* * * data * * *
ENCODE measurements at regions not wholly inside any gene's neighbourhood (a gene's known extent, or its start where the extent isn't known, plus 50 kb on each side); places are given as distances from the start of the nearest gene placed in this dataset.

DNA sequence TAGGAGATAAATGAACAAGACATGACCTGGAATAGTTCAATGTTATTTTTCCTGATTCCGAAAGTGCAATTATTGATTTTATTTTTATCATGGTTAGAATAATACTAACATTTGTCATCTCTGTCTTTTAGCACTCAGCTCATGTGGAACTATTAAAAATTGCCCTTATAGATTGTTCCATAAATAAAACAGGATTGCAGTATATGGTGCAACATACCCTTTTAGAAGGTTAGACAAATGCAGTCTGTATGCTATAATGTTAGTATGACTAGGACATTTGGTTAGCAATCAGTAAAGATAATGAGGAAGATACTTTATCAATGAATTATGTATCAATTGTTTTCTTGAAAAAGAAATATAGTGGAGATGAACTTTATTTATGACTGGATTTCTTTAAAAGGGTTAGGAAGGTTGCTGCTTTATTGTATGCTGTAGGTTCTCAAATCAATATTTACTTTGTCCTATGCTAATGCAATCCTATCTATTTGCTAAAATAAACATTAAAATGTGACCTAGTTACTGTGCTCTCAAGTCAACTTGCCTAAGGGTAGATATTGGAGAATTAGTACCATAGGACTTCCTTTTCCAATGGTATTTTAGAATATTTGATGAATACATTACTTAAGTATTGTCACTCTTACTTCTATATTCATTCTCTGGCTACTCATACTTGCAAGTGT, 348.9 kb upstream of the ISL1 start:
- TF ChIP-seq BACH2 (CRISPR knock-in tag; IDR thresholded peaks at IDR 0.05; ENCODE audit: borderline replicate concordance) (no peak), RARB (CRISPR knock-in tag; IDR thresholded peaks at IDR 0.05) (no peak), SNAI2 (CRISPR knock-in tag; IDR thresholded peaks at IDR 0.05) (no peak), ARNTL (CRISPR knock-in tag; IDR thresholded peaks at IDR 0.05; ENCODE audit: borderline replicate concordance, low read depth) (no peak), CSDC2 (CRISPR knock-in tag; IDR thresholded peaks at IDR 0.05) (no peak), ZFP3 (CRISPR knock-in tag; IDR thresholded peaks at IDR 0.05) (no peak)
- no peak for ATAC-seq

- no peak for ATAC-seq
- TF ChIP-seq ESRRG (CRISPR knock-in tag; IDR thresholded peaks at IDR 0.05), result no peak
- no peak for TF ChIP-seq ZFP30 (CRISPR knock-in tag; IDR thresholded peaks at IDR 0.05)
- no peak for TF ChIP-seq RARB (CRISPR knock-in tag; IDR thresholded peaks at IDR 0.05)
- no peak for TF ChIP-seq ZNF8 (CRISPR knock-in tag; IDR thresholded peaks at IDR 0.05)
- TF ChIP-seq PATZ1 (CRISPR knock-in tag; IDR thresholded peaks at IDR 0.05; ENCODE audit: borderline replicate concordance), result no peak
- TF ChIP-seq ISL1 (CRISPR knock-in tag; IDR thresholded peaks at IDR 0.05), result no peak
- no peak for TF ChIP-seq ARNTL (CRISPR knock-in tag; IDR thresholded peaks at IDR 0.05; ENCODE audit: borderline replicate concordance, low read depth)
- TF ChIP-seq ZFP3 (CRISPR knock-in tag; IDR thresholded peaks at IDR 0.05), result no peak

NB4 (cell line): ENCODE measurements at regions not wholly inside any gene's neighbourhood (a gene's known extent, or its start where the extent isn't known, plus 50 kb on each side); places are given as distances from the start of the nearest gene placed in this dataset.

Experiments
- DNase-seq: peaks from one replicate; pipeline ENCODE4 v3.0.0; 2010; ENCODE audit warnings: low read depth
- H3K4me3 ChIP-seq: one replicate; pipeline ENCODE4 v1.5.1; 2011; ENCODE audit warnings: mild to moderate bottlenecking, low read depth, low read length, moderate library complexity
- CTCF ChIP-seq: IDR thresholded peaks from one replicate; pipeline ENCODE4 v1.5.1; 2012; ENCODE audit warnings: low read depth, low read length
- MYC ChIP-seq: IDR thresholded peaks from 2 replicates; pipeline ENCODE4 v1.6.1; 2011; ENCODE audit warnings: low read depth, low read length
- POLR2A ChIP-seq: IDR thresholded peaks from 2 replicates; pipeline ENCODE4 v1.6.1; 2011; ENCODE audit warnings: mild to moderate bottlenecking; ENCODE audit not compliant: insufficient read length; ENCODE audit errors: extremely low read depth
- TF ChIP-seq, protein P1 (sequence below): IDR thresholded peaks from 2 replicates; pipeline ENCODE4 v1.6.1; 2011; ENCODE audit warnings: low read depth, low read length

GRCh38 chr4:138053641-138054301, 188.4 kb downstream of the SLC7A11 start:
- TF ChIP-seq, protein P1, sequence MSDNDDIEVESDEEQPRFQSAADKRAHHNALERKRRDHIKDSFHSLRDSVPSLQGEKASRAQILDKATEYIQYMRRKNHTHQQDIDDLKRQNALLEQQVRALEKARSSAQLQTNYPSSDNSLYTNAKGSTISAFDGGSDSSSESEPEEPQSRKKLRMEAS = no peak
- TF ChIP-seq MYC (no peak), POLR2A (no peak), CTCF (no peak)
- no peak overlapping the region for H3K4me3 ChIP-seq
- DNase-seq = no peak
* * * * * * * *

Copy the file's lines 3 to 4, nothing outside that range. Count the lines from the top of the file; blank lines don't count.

- TF ChIP-seq BACH2 (CRISPR knock-in tag; IDR thresholded peaks at IDR 0.05; ENCODE audit: borderline replicate concordance) (no peak), RARB (CRISPR knock-in tag; IDR thresholded peaks at IDR 0.05) (no peak), SNAI2 (CRISPR knock-in tag; IDR thresholded peaks at IDR 0.05) (no peak), ARNTL (CRISPR knock-in tag; IDR thresholded peaks at IDR 0.05; ENCODE audit: borderline replicate concordance, low read depth) (no peak), CSDC2 (CRISPR knock-in tag; IDR thresholded peaks at IDR 0.05) (no peak), ZFP3 (CRISPR knock-in tag; IDR thresholded peaks at IDR 0.05) (no peak)
- no peak for ATAC-seq